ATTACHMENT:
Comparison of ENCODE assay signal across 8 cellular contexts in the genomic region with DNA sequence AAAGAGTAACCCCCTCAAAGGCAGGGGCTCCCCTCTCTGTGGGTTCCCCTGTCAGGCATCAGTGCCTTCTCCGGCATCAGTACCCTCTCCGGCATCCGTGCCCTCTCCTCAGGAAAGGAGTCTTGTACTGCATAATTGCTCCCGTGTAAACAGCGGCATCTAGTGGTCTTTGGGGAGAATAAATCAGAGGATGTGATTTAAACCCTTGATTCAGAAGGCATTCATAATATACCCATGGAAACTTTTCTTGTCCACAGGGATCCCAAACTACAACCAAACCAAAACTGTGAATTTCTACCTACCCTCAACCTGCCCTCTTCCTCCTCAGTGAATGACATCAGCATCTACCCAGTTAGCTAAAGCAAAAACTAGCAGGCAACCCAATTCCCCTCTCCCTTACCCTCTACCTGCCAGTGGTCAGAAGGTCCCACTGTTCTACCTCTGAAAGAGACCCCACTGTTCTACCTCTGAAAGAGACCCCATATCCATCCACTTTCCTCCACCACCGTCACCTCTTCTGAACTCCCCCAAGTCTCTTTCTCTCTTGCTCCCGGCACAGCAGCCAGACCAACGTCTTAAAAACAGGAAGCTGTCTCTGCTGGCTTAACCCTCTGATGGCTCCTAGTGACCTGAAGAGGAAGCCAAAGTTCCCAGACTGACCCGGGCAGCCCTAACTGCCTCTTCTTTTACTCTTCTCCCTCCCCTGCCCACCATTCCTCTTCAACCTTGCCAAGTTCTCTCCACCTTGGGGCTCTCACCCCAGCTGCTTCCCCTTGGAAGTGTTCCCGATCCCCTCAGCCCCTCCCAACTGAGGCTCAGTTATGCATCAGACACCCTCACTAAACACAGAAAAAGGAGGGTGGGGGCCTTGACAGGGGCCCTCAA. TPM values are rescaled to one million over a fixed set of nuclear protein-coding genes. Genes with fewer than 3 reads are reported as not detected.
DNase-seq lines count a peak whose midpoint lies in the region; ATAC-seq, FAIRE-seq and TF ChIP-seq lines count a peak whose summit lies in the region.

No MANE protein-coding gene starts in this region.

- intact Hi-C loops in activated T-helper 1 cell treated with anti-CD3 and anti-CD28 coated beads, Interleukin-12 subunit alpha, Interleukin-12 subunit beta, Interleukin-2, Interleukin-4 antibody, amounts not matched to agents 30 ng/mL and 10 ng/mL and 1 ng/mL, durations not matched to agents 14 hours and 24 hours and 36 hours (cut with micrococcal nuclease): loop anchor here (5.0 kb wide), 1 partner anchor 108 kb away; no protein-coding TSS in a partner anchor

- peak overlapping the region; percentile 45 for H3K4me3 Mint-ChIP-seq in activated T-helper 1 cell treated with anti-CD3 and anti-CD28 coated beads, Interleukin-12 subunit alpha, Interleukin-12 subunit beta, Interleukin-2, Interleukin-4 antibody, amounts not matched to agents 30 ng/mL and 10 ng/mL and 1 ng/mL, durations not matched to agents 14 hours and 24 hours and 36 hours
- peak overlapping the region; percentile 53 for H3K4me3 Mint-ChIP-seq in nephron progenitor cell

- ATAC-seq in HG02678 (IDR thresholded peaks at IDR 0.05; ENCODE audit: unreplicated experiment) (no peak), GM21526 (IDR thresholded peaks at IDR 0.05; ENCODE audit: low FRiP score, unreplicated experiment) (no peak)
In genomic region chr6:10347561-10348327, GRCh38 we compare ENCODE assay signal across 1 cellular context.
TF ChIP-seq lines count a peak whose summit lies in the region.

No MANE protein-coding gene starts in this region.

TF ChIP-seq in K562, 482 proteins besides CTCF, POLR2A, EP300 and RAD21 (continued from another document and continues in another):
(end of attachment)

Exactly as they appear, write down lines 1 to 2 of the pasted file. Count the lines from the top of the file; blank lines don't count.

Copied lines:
Comparison of ENCODE assay signal across 8 cellular contexts in the genomic region with DNA sequence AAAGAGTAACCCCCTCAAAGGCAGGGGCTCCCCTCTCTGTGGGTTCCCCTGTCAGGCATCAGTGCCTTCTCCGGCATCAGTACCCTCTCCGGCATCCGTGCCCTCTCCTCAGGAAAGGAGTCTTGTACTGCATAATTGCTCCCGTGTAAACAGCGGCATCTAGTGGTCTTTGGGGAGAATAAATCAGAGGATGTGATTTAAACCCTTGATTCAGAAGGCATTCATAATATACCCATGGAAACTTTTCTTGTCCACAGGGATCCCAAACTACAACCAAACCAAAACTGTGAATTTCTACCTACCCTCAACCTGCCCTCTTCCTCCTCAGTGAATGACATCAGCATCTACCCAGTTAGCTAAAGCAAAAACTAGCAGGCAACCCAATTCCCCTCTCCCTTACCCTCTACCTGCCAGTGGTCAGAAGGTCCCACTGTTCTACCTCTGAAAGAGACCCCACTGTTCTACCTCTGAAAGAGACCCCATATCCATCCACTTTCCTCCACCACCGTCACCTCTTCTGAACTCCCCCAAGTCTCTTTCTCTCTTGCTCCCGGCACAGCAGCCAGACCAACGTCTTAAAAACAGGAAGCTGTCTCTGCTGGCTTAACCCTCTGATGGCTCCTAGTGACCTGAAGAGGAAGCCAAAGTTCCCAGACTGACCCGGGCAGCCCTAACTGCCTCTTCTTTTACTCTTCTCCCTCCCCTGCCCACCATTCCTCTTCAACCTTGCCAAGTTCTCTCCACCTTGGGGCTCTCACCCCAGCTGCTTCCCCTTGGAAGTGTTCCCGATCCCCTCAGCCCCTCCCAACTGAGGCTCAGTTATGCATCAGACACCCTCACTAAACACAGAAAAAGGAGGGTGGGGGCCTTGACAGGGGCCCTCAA. TPM values are rescaled to one million over a fixed set of nuclear protein-coding genes. Genes with fewer than 3 reads are reported as not detected.
DNase-seq lines count a peak whose midpoint lies in the region; ATAC-seq, FAIRE-seq and TF ChIP-seq lines count a peak whose summit lies in the region.